Stephanie Mohr was a 24-year-old police rookie with the Prince George’s County Police Department and the newest member of the canine unit when, on Sept. 21, 1995, she and her dog, together with a training officer, responded to a burglary call at a printing company in Takoma Park, where two suspects had been spotted on the roof.
She never could have imagined that a simple burglary call would land her in prison for a decade.
Two undocumented immigrants — one from Mexico, the other a Salvadoran — climbed down from the roof of the printing company but one of them refused to drop to the ground and made a sudden furtive movement.
On instructions from her canine training officer, Stephanie Mohr released her dog, which bit the suspect in the leg, preventing his escape. The illegal immigrant’s injuries were minor, requiring only 10 stitches, and no complaint was ever lodged.
In accordance with procedures then in place in Prince George’s County (as well as in the neighboring District of Columbia and most regional departments at the time), the unit’s dogs were trained to bite. Under revised rules, the department now trains them to merely bark at suspects, holding them at bay until police arrive.
In the five years that followed the 1995 burglary incident, Stephanie Mohr blossomed as a police officer and as a canine handler.
Already the first female canine officer in Prince George’s County history, she and her four-legged “partner” were the first in the county to undergo eight weeks of intense training to become certified in bomb detection.
She rapidly advanced to the rank of corporal, earning two awards for meritorious service and 25 letters of commendation. Her superiors lauded her assistance in bringing down burglary and homicide suspects, her eagerness to appear alongside her canine partner at local schools and county fairs, even her work providing personal security at President Clinton’s second inaugural gala.
It was not until a series of articles by The Washington Post alleged brutality in the Prince George’s County Police Department that Cpl. Stephanie Mohr became a scapegoat. Her career — and her life — soon came crashing down around her.
The FBI launched an extensive investigation into the department and its canine unit. In the course of interrogating a Takoma Park police officer on an unrelated matter, the 5-year-old bite by Stephanie Mohr’s dog became the focus of the federal government’s interest.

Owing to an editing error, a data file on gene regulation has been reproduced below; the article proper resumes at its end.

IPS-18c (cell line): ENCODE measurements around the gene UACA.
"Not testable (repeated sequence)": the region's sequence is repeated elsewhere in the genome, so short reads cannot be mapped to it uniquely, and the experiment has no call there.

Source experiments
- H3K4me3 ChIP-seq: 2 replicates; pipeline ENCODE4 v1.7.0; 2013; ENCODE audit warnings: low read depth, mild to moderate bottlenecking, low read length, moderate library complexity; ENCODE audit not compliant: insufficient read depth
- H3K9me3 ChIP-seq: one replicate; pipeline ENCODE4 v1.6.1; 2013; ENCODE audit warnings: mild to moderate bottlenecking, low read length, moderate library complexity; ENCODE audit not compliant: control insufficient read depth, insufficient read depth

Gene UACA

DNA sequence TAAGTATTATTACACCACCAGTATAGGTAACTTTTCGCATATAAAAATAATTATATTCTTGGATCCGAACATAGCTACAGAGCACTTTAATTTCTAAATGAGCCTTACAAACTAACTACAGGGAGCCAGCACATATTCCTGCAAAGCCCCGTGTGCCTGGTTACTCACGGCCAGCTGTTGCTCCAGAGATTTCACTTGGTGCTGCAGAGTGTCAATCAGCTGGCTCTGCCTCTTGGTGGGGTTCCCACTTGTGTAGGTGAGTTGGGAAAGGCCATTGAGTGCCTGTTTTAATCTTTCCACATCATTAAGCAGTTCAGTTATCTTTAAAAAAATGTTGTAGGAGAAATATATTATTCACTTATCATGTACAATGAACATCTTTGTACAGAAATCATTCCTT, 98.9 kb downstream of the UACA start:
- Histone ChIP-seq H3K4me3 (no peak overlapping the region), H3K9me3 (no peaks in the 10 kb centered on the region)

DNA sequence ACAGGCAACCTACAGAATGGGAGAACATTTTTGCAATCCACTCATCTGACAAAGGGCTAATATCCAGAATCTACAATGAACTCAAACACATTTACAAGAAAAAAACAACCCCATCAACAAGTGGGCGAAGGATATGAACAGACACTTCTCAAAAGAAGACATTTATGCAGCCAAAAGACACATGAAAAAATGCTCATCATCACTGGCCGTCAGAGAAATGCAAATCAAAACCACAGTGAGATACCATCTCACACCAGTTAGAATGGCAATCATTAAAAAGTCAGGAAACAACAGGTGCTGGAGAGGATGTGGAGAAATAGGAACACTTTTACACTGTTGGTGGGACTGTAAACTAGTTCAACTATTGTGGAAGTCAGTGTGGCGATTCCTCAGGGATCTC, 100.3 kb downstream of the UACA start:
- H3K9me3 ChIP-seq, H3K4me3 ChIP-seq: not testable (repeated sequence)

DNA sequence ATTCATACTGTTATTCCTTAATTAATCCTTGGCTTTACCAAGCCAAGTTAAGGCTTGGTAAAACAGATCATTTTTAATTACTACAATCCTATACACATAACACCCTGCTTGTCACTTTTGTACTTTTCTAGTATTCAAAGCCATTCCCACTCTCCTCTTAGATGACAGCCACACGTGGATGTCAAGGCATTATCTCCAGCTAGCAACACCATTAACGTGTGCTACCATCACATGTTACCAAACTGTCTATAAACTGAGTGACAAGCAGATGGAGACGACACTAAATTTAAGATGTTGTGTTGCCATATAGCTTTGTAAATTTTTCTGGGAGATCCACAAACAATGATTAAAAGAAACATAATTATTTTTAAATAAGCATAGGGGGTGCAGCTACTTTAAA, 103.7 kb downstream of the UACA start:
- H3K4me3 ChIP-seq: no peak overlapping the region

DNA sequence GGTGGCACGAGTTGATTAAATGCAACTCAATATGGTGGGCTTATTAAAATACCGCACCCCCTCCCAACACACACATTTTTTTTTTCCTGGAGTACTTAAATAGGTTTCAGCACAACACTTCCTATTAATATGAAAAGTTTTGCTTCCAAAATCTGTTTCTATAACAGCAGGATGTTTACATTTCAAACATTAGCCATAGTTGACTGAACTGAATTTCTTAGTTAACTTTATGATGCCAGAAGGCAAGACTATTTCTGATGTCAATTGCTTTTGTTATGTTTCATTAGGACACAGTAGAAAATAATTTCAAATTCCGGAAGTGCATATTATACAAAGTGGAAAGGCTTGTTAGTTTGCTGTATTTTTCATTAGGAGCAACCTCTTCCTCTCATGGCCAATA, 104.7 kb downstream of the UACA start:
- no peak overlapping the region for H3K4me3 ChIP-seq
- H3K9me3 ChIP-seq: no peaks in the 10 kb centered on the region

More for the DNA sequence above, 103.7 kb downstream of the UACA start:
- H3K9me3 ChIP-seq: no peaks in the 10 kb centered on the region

On the day before the statute of limitations was to expire, Stephanie Mohr and her training officer were indicted for federal civil rights violations and conspiracy.
At taxpayer expense, the two burglars were brought back for the trial, one from a federal prison where he was being incarcerated on narcotics charges, the other from El Salvador, where he had been deported.
After a first trial jury acquitted her of the conspiracy charge and deadlocked 11-1 for acquittal on the civil rights charge, the government nonetheless went forward with a second trial.
This time, the prosecutor went for blood. The court admitted highly prejudicial testimony that, during the five years since the incident, a handful of citizens had filed suit against the department for bites by Stephanie Mohr’s dog. A Capitol Heights woman was even permitted to testify that Stephanie Mohr had threatened to release her dog on her “black ass.”
The allegations of subsequent dog bites hit their mark with at least one juror. “She had to be stopped,” this unnamed juror told The Washington Post. “If we had let her go and she had hurt someone else, I know I would have felt guilty.”
The 29-year-old former police officer, a single mom with a son less than 3 years old, stood before the court to receive the maximum sentence allowed, 10 years in prison — one year for every stitch sustained by an illegal immigrant caught in the act of burglary.
What’s most remarkable is that Stephanie Mohr has not become embittered, nor has she allowed this nightmare to define her. Immediately upon her release, she secured employment as a county building inspector and has built a strong relationship with her son, now age 19.
The Law Enforcement Legal Defense Fund, which has stood with her throughout her post-conviction appeals, is now asking President Trump to grant Stephanie Mohr a pardon.
We strongly believe President Trump should pardon Stephanie Mohr.
Mr. President, by any measure, this good police officer has paid whatever debt she owed society. She underwent two highly publicized federal trials before losing her career, her freedom and 10 years of her son’s childhood — all for a dog bite.
• Jason C. Johnson is president of the Law Enforcement Legal Defense Fund, which supports the law enforcement profession with public education and by supporting the defense of law enforcement officers wrongfully accused of crimes.